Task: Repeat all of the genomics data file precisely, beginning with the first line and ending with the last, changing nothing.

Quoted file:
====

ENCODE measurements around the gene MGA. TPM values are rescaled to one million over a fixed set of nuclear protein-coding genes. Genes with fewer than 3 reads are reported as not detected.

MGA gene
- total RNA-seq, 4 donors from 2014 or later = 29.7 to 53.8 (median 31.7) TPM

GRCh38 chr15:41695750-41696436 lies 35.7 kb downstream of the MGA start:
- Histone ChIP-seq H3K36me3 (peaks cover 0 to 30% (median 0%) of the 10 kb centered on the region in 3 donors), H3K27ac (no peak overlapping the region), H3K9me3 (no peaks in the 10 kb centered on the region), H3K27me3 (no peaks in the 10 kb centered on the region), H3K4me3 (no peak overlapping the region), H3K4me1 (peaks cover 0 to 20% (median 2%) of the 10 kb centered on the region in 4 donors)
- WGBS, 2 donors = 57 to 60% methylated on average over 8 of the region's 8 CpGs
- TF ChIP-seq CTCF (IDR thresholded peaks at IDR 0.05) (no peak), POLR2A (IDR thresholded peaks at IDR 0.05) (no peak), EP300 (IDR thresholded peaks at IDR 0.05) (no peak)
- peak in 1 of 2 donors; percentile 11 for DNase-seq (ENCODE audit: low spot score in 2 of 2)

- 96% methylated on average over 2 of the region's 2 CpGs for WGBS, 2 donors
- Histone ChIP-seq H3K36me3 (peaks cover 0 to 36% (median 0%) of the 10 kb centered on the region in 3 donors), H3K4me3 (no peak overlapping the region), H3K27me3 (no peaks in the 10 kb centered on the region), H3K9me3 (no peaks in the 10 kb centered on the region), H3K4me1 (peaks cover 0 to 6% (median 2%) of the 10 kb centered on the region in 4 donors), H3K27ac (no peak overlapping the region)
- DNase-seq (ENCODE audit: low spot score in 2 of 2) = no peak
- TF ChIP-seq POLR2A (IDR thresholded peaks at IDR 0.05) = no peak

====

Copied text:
ENCODE measurements around the gene MGA. TPM values are rescaled to one million over a fixed set of nuclear protein-coding genes. Genes with fewer than 3 reads are reported as not detected.

MGA gene
- total RNA-seq, 4 donors from 2014 or later = 29.7 to 53.8 (median 31.7) TPM

GRCh38 chr15:41695750-41696436 lies 35.7 kb downstream of the MGA start:
- Histone ChIP-seq H3K36me3 (peaks cover 0 to 30% (median 0%) of the 10 kb centered on the region in 3 donors), H3K27ac (no peak overlapping the region), H3K9me3 (no peaks in the 10 kb centered on the region), H3K27me3 (no peaks in the 10 kb centered on the region), H3K4me3 (no peak overlapping the region), H3K4me1 (peaks cover 0 to 20% (median 2%) of the 10 kb centered on the region in 4 donors)
- WGBS, 2 donors = 57 to 60% methylated on average over 8 of the region's 8 CpGs
- TF ChIP-seq CTCF (IDR thresholded peaks at IDR 0.05) (no peak), POLR2A (IDR thresholded peaks at IDR 0.05) (no peak), EP300 (IDR thresholded peaks at IDR 0.05) (no peak)
- peak in 1 of 2 donors; percentile 11 for DNase-seq (ENCODE audit: low spot score in 2 of 2)

- 96% methylated on average over 2 of the region's 2 CpGs for WGBS, 2 donors
- Histone ChIP-seq H3K36me3 (peaks cover 0 to 36% (median 0%) of the 10 kb centered on the region in 3 donors), H3K4me3 (no peak overlapping the region), H3K27me3 (no peaks in the 10 kb centered on the region), H3K9me3 (no peaks in the 10 kb centered on the region), H3K4me1 (peaks cover 0 to 6% (median 2%) of the 10 kb centered on the region in 4 donors), H3K27ac (no peak overlapping the region)
- DNase-seq (ENCODE audit: low spot score in 2 of 2) = no peak
- TF ChIP-seq POLR2A (IDR thresholded peaks at IDR 0.05) = no peak